Objective: To elucidate longitudinal changes in the dopamine transporter (DAT) availability in idiopathic rapid-eye-movement sleep behavior disorder (iRBD) patients predicted by the baseline motor and non-motor biomarkers through 4 years of prospective follow up.
Background: Clinical biomarkers such as hyposmia, impaired color vision, mild motor symptoms, mild cognitive impairment, constipation and erectile dysfunction are reported to be associated with increased probability of phenoconversion in iRBD patients. However, these clinical biomarkers are not sufficiently objective. DAT imaging has been widely used as an in-vivo marker of nigrostriatal dopaminergic degeneration. But how motor and nonmotor biomarkers correlate with the rate of nigral degeneration in iRBD has not been clearly elucidated so far.
Method: The study cohort consisted of iRBD patients, Parkinson’s disease (PD) patients and healthy controls. All participants were evaluated for olfaction, neuropsychological tests, the MDS-Unified Parkinson’s Disease Rating Scale and underwent 18F-FP-CIT PET scans every 2 years. We calculated DAT pattern by performing the principal component analysis of tracer uptakes in 6 striatal regions.
Results: DAT patterns in iRBD patients with baseline hyposmia, constipation, urinary dysfunction and mild parkinsonian signs were significantly biased toward PD-pattern. The DAT pattern moved toward PD-pattern over time in some iRBD patients during the follow-up and baseline hyposmia was the only biomarker significantly associated with this change. Baseline PD-pattern of DAT predicted 58% of disease converters (HR 7.52, [1.52~37.13], 95% confidence interval). The combination of hyposmia and baseline PD pattern of DAT predicted 67% of the conversion (HR 11.54, [2.30~57.93], 95% confidence interval). The estimated sample size required for a simulated neuroprotective clinical trial was 63 per group when the annual change of DAT pattern was used as an outcome in the subgroup with baseline DAT PD-pattern and hyposmia, which is the smallest number reported so far.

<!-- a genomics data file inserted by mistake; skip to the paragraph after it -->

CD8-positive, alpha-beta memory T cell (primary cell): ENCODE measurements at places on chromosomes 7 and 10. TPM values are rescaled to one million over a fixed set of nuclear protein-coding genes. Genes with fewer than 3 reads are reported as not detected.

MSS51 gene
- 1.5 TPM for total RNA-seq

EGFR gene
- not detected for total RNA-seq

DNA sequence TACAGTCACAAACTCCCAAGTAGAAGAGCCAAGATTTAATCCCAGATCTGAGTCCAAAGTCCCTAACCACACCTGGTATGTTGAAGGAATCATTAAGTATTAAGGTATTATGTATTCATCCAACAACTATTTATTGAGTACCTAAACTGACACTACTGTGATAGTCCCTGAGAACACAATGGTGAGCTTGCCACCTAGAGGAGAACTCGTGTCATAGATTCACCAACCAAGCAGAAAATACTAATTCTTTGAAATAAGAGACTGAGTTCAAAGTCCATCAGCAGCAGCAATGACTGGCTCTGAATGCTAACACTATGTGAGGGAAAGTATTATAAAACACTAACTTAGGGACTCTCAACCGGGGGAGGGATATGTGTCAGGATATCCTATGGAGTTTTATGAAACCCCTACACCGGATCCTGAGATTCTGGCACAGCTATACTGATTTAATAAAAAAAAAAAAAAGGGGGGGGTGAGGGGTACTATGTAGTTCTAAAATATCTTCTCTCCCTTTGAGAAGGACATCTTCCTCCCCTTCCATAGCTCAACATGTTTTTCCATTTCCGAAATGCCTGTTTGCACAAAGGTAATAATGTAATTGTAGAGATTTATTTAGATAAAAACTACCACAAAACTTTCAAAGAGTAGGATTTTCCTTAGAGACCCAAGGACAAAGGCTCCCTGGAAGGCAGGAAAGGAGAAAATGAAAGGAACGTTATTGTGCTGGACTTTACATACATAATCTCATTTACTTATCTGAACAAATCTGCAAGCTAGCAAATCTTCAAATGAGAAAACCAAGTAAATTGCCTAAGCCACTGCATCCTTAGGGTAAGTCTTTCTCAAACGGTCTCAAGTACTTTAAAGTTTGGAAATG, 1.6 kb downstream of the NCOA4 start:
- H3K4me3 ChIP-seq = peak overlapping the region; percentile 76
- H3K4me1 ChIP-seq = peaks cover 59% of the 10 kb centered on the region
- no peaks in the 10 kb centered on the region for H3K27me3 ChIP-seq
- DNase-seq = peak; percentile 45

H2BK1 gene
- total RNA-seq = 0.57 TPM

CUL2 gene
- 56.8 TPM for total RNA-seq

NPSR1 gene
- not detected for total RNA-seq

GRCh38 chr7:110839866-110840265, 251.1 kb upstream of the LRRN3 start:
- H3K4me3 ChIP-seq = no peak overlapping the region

Conclusion: Baseline and longitudinal monitoring of DAT pattern can be useful biomarker in identifying individuals with high risk of disease conversion and in selecting potential population for clinical trials in iRBD.
To cite this abstract in AMA style:J.H Shin, J.Y Lee, Y.K Kim, H.W Nam, S.A Shin, H.J Kim, B. Jeon. Longitudinal change in dopamine transporter availability in idiopathic REM sleep behavior disorder [abstract]. Mov Disord. 2020; 35 (suppl 1). https://www.mdsabstracts.org/abstract/longitudinal-change-in-dopamine-transporter-availability-in-idiopathic-rem-sleep-behavior-disorder/. Accessed December 7, 2023.
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MDS Abstracts - https://www.mdsabstracts.org/abstract/longitudinal-change-in-dopamine-transporter-availability-in-idiopathic-rem-sleep-behavior-disorder/